In these crazy uncertain economic times we live in, being at one job for 2 years is something to be proud of. most 'young' (thats in parentheses becuase i am now 28 years 'old') folks today change careers many times before they settle into whatever it is they will be doing for a paycheck for the rest of their lives. ive read about this. its like seven times or something. in any case the itubespace generation is far more likely to hop around in their careers than the generations who came before us.
so, today marks two years of me being employed by one of the biggest non profit organizations in the world. i feel pretty good about that. this is the 3rd job in my life that has lasted over two years, out of probably a couple dozen or so jobs.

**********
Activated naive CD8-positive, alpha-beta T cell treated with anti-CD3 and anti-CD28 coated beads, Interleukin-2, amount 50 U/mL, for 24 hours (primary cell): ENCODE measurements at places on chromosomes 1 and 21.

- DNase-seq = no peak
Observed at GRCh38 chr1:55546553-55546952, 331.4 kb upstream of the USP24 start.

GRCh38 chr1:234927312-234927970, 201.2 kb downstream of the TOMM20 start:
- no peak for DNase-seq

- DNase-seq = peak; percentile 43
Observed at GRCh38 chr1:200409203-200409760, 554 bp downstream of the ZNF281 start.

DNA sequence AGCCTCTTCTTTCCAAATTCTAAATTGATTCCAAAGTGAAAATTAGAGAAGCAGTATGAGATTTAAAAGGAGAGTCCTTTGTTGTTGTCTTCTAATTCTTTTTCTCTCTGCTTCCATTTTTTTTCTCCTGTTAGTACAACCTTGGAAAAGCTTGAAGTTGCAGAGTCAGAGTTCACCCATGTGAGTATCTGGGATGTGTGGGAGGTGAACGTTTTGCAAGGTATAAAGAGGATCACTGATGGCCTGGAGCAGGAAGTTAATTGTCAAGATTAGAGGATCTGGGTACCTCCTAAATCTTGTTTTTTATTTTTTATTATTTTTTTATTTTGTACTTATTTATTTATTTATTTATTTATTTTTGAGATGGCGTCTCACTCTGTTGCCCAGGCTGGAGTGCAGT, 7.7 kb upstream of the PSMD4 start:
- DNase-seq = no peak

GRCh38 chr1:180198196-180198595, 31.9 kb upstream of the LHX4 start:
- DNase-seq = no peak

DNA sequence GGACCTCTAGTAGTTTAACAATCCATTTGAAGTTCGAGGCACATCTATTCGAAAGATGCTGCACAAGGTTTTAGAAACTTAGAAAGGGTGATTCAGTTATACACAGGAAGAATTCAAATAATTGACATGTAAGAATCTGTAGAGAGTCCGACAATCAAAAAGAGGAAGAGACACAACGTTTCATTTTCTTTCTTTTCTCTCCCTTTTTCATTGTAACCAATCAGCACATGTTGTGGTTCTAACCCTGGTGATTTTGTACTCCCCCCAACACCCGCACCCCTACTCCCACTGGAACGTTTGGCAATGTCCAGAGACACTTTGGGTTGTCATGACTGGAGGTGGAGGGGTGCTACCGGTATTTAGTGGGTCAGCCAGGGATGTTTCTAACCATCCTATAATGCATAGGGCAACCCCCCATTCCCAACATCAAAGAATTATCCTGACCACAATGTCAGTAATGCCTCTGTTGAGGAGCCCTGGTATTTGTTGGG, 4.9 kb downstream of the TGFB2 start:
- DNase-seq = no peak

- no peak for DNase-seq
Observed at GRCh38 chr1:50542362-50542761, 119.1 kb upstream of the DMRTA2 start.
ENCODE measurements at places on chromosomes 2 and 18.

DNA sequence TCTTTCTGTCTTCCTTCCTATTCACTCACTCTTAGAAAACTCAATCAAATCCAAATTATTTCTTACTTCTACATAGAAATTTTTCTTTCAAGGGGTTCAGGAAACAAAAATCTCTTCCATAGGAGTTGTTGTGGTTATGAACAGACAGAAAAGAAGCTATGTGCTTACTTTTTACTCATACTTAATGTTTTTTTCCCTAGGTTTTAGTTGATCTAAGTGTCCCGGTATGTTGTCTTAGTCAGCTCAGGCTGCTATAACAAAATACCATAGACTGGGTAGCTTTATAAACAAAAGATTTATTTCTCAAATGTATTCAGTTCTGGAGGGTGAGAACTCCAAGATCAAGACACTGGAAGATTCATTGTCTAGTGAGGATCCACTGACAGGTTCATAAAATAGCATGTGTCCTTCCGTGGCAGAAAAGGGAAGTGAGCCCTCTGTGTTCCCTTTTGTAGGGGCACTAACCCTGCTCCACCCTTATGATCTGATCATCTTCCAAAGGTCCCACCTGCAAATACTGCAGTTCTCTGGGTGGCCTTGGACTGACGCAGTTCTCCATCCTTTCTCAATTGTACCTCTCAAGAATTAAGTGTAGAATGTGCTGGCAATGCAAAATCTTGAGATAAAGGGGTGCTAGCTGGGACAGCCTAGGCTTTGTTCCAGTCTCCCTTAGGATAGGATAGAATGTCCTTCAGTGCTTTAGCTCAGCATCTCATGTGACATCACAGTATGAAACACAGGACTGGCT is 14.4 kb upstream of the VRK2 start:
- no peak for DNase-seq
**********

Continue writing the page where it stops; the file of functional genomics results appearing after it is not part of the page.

i have done lots of different things. my first job was a grocery bagger at byerly's. i was a dishwasher in more than one dining establishment. i was a prep cook at the brand new olive garden for a year right before i moved to mpls. i was one of the original kitchen crew at the brand new restaurant, and during that time, i estimate that i cooked over 100,000 breadsticks and made upwards of 2000 gallons of alfredo sauce. yum. i delivered pizzas for bulldog pizza for about six months, until my $200 subaru finally had enough of the terrible roads and absurd hills of duluth. that's gotta be one of the most harsh cities for cars on the planet. i stocked organic produce and made salads and veggie juices and delicious delicious fresh citrus juice for 3 and1/2 years at the whole foods co-op in duluth. i set up tables and chairs for a rental place, driving around town with my roommate gettin blazed and delivering various rental equipment in a huge truck. i cooked pizzas at the now defunct godfathers pizza in duluth, i was stock boy extraordianire for the great company slumberland in high school, and did some clerical work for them too towards the end and when i came home for breaks during my first year of college. i also worked in the kitchen at UMD for awhile, that was pretty lame. i assembled furniture in peoples homes for a lil while once upon a time, that was interesting to go into people's homes like that, but you got paid per piece of furniture, and some of the damn things were really cheap and nearly impossible to put together, even for a professional like myself. i was a telemarketer for about a week, and a market researcher (someone who called doctors and lawyers and asked them very technical questions about the software they use or some shit) for all of two days. i was a 'youth treatment specialist' for about six months at a residential treatment center/correctional facility for juveniles before i got really fed up with it and quit. i really didnt like working with 'at risk' kids. some of these kids were, in fact, well beyond at risk and were downright delinquent or even reckless criminals. having to physically restrain 16 year olds who would like nothing more than to kick your ass is just a fucking drag. that job was kinda funny because the kids had to address me properly, like mr such and such. i also wrote for the ripsaw in duluith for quite a while, altho that wasn't a paying gig at all. just the occasional free cd or gift certificate to the hippest of duluth's watering holes. but i did deliver ripsaws weekly for several months up and down tower avenue in superior. that paid, but really poorly. the $10 or $20 that i made was usually almost enough to cover the cost of alcohol consumed during the wednesday delivery route. let me tell you, its very difficult to stop into a couple dozen sup town low down dive bars without wetting the ol' whistle a lil bit now and then. good times. so thats all the jobs i can think of at the moment. im sure there are lots more, but that not even really whats important here.